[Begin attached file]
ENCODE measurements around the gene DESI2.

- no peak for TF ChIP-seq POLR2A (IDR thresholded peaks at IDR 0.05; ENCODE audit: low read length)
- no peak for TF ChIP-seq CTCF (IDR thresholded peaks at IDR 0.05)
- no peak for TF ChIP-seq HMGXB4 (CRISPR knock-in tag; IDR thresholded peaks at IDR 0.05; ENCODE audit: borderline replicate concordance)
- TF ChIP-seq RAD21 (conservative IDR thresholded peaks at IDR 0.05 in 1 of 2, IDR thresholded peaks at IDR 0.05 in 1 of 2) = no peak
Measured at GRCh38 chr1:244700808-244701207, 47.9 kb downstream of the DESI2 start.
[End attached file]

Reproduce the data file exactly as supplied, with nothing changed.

ENCODE measurements around the gene DESI2.

- no peak for TF ChIP-seq POLR2A (IDR thresholded peaks at IDR 0.05; ENCODE audit: low read length)
- no peak for TF ChIP-seq CTCF (IDR thresholded peaks at IDR 0.05)
- no peak for TF ChIP-seq HMGXB4 (CRISPR knock-in tag; IDR thresholded peaks at IDR 0.05; ENCODE audit: borderline replicate concordance)
- TF ChIP-seq RAD21 (conservative IDR thresholded peaks at IDR 0.05 in 1 of 2, IDR thresholded peaks at IDR 0.05 in 1 of 2) = no peak
Measured at GRCh38 chr1:244700808-244701207, 47.9 kb downstream of the DESI2 start.